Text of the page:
11 Victorian, Pre-Raphaelite & British Impressionist Highlights

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The upcoming sale of Victorian, Pre-Raphaelite & British Impressionist Art comprises a carefully curated collection of oil paintings, watercolours and drawings by leading artists of the nineteenth and early twentieth centuries. Among the highlights of the sale is John Roddam Spencer Stanhope’s painting Penelope, which depicts the faithful wife of King Odysseus from Homer’s The Odyssey. Click ahead to see more from the auction.

Victorian, Pre-Raphaelite & British Impressionist Art
14 December | London

11 Victorian, Pre-Raphaelite & British Impressionist Highlights

  • John Roddam Spencer Stanhope, Penelope.
    Estimate: £400,000–600,000.
    Penelope, Queen of Ithaca and faithful wife of King Odysseus, is seen here seated in an apple-orchard weaving at her loom. During her husband’s ten-year absence fighting in the Trojan wars, Penelope was beset by suitors vying for her affection, insisting that Odysseus must be dead. Refusing to believe that she was widowed or abandoned, Penelope rebuffed their advances and kept them at bay with various ruses, one of which was to say that she would marry one of the men after completing a woven funeral pall she was making for her father-in-law. Every day she would work industriously at the tapestry as the impatient suitors watched her progress but at night she would secretly unpick the day’s work. In Stanhope’s painting she rests her head wearily on her hand and dreams of her beloved husband, exhausted by her nocturnal work. She is sheltered from the Mediterranean sun and the lustful eyes of her suitors by a red canopy and black screen hanging from the boughs of the trees.

  • John William Waterhouse, Study for "I’m Half Sick of Shadows" said the Lady of Shallot.
    Estimate: £20,000–30,000.
    This is a sketch for the greatest of Waterhouse’s late canvases, the last painting in a series of pictures inspired by Alfred Tennyson’s poem 'The Lady of Shallot'. The first of the series (Tate) was painted in 1888 and depicts the tragic protagonist embarking on her last voyage, consumed by the curse that had befallen her. This picture was to become Waterhouse’s most famous painting and remains one of the most popular pictures on public display in Britain. In 1894 Waterhouse painted another Lady of Shallot, this time entwined with the threads of her tapestry (Leeds City Art Gallery) but it would be almost twenty years before he returned to the poem to paint ‘I am Half Sick of Shadows’, Said the Lady of Shallot (Art Gallery of Ontario, Toronto). The 1915 painting depicts the earliest episode from the poem that Waterhouse would paint and shows the imprisoned maiden dreaming of unfulfilled love and her frustration at only being able to view the outside world through the reflections in her mirror.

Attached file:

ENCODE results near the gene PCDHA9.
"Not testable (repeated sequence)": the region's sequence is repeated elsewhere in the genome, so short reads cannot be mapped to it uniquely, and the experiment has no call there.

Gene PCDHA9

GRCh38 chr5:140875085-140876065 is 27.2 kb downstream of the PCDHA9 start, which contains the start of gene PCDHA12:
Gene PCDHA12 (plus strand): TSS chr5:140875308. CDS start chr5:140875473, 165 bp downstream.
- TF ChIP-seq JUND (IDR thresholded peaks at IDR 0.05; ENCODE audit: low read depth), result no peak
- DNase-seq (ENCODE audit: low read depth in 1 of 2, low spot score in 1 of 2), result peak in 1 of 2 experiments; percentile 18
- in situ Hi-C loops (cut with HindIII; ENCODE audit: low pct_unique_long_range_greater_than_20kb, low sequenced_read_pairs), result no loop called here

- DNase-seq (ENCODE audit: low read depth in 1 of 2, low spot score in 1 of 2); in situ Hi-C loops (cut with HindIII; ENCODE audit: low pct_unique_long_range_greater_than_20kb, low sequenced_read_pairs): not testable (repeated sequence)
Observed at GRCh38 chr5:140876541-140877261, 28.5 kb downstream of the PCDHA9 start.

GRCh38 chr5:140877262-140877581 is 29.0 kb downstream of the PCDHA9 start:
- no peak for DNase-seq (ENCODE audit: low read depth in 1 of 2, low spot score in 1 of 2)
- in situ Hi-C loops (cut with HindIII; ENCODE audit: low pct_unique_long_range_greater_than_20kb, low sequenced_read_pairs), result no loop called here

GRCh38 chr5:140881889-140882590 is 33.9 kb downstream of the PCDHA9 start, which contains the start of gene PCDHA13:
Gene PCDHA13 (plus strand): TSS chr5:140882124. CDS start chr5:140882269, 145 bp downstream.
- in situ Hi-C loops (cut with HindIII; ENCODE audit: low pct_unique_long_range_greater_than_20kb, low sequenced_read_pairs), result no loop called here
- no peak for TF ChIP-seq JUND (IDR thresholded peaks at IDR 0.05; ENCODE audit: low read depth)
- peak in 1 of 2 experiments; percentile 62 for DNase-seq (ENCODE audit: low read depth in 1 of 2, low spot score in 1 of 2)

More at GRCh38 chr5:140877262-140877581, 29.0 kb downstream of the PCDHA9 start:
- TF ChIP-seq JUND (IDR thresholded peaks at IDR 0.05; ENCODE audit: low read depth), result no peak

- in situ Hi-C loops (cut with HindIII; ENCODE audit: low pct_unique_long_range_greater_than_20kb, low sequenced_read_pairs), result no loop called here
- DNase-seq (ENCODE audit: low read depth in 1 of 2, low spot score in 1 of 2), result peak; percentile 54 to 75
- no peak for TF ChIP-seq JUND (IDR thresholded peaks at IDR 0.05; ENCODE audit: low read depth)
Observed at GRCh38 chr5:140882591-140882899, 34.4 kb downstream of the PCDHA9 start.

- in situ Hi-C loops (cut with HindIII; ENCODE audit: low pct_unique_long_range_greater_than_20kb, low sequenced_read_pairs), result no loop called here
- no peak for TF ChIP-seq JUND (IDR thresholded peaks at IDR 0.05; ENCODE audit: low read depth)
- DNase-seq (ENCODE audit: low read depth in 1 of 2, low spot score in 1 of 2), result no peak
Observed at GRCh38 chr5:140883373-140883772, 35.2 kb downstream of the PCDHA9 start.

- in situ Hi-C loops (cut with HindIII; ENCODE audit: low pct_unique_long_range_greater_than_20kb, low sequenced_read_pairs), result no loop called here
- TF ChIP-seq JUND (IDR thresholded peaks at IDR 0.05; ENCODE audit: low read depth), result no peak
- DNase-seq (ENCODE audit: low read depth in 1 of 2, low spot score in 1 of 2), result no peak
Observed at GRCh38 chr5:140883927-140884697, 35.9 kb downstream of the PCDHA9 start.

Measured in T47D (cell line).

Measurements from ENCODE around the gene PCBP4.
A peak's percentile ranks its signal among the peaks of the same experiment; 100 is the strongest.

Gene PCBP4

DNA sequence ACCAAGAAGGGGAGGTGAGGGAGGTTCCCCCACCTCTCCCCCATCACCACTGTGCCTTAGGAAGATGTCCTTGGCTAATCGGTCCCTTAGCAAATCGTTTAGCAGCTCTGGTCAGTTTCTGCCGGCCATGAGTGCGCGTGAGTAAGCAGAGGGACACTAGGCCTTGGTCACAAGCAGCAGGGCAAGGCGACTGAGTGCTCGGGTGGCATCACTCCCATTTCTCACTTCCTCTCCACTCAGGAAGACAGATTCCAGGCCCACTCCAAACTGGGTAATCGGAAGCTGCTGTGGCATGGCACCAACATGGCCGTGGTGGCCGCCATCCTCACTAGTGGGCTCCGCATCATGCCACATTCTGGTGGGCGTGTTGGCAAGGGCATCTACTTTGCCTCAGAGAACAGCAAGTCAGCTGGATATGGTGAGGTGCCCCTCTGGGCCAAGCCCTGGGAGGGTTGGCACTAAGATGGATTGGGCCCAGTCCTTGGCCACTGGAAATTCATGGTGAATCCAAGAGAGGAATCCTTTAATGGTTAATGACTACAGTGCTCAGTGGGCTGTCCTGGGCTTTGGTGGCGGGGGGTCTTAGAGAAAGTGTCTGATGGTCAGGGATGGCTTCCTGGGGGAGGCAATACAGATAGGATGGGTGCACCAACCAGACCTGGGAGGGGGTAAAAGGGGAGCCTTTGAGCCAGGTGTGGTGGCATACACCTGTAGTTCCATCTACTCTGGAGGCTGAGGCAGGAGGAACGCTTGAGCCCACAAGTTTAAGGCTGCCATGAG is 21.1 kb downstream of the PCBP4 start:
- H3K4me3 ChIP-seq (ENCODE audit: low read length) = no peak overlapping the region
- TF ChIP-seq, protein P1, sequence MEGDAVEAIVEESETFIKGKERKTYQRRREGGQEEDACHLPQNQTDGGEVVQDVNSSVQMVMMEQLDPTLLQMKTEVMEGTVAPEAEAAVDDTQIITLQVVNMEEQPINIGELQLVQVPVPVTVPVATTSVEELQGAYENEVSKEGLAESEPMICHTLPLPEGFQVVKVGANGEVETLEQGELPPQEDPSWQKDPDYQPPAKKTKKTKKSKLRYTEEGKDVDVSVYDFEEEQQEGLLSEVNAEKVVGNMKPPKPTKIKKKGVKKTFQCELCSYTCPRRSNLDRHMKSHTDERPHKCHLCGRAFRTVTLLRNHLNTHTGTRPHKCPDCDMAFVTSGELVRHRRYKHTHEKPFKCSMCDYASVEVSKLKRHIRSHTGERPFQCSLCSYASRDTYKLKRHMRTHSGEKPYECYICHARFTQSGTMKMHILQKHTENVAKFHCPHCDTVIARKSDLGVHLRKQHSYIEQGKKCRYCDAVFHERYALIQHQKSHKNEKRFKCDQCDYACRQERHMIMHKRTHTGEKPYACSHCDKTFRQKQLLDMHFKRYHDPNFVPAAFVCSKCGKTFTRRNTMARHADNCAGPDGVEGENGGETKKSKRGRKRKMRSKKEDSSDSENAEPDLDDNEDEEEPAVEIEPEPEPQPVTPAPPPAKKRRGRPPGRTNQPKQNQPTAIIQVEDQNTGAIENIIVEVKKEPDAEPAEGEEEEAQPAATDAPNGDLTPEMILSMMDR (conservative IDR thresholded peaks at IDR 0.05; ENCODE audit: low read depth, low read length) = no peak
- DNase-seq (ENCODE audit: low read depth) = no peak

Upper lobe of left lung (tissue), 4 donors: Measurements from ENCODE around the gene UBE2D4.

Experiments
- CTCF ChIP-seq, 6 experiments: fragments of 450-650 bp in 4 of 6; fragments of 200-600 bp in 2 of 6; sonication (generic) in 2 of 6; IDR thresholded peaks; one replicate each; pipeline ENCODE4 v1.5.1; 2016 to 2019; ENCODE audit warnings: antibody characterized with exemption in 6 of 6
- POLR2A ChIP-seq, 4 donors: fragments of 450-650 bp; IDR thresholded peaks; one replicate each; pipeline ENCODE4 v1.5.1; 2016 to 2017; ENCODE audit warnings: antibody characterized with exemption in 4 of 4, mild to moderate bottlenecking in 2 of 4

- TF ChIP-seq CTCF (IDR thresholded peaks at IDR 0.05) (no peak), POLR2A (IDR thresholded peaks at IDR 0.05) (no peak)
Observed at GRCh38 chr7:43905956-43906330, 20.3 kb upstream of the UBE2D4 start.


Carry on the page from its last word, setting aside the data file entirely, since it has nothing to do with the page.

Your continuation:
• Frederick Goodall, Trespassers.
    Estimate: £80,000–120,000.
    The setting for Trespassers is an English wood in spring where bluebells and unfurling bracken are pushing their way through a carpet of leaves. Two children, a sister and her younger brother, have gathered an armful of the bluebells but have been disturbed by the approach of the owner of the woodland. Their expressions convey their apprehension at being caught trespassing and their little dog's startled pose adds to the frisson of tension. These are not the street urchins and vagabonds that we might expect to find in a painting of this title and they are dressed in the smart clothing of the privileged class. The models for Goodall's genre paintings were often members of his own family. His wife Alice, herself a painter and occasional exhibitor, was very beautiful and appears in paintings by her husband. The artist’s daughter, whose name was Rica, also appears in Goodall’s paintings and it is likely that the present subject shows her with one of her two brothers, either Frederick or Herbert.

  • John Atkinson Grimshaw,An Autumnal Scene at Dusk near Leeds.
    Estimate £120,000–180,000.
    An Autumnal Scene at Dusk near Leeds depicts a quiet suburban lane, steeped with the faint mist and fleeting light of a November evening. The leaves have fallen from the trees and lie on the road where the thoroughfare of carriages has gradually flattened them. A maid walks along the pavement, perhaps coming home from work; like many of these paintings, she is the lone figure in an otherwise deserted landscape. Moss blankets the stone walls separating the Jacobean house from the road; the iridescence of the moss perhaps rendered in viridian, a new pigment at the start of Grimshaw’s career in the 1860s. These paintings of quiet lanes are each a unique aggregation of components of suburban Leeds: the Elizabethan and Jacobean houses, the curve of the road, and the gates in the high-stoned wall, each painting with a remarkably individual sunset or sunrise.

  • Sir Edward Coley Burne-Jones, Christ Blessing Children.
    Estimate: £20,000–30,000.